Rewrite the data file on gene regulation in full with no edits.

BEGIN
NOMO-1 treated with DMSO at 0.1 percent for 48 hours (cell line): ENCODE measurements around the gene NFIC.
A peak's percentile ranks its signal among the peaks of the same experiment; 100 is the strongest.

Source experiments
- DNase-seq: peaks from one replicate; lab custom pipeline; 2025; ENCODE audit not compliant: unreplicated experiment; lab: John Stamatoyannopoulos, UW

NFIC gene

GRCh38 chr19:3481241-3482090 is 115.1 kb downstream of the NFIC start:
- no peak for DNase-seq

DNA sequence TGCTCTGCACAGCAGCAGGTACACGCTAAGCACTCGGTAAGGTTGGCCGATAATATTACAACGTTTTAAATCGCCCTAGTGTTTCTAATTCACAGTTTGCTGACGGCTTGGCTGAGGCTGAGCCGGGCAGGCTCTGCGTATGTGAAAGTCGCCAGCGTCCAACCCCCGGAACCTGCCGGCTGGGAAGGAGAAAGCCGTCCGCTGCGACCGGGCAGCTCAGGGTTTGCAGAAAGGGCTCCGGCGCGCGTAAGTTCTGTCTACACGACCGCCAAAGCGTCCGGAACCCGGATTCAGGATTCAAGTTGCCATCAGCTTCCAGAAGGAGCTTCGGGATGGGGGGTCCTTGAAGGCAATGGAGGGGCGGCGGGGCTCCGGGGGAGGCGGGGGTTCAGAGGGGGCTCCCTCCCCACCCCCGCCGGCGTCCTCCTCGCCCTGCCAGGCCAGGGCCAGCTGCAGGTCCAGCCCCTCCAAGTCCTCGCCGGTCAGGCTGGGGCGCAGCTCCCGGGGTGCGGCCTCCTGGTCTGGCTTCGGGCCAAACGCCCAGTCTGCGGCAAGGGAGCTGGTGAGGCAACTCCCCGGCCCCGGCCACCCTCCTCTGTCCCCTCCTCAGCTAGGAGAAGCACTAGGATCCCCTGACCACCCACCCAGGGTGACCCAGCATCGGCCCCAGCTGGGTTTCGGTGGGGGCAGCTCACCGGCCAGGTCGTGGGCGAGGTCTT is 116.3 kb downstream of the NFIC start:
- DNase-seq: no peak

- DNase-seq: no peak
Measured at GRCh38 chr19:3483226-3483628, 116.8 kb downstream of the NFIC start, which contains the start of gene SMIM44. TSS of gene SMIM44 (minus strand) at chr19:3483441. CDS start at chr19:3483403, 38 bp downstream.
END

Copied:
NOMO-1 treated with DMSO at 0.1 percent for 48 hours (cell line): ENCODE measurements around the gene NFIC.
A peak's percentile ranks its signal among the peaks of the same experiment; 100 is the strongest.

Source experiments
- DNase-seq: peaks from one replicate; lab custom pipeline; 2025; ENCODE audit not compliant: unreplicated experiment; lab: John Stamatoyannopoulos, UW

NFIC gene

GRCh38 chr19:3481241-3482090 is 115.1 kb downstream of the NFIC start:
- no peak for DNase-seq

DNA sequence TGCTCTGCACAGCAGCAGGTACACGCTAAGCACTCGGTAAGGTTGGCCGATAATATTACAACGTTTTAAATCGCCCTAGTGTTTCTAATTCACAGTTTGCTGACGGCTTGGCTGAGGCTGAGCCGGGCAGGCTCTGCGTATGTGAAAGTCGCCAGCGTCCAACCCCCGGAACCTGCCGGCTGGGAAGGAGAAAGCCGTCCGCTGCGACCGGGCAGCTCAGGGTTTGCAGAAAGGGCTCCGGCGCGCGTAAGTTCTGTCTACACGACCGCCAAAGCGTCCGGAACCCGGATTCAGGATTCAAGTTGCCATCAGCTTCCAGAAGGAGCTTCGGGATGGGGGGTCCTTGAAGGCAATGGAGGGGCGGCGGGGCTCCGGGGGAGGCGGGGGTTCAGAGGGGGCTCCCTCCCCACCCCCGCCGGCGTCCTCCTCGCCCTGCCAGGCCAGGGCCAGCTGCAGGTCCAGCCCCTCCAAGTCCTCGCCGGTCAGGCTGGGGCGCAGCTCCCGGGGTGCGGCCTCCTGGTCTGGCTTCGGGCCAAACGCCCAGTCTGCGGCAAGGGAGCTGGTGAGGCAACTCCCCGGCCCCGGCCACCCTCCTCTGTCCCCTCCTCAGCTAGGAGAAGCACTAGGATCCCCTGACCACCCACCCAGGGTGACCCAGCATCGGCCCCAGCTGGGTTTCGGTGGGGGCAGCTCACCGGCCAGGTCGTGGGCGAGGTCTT is 116.3 kb downstream of the NFIC start:
- DNase-seq: no peak

- DNase-seq: no peak
Measured at GRCh38 chr19:3483226-3483628, 116.8 kb downstream of the NFIC start, which contains the start of gene SMIM44. TSS of gene SMIM44 (minus strand) at chr19:3483441. CDS start at chr19:3483403, 38 bp downstream.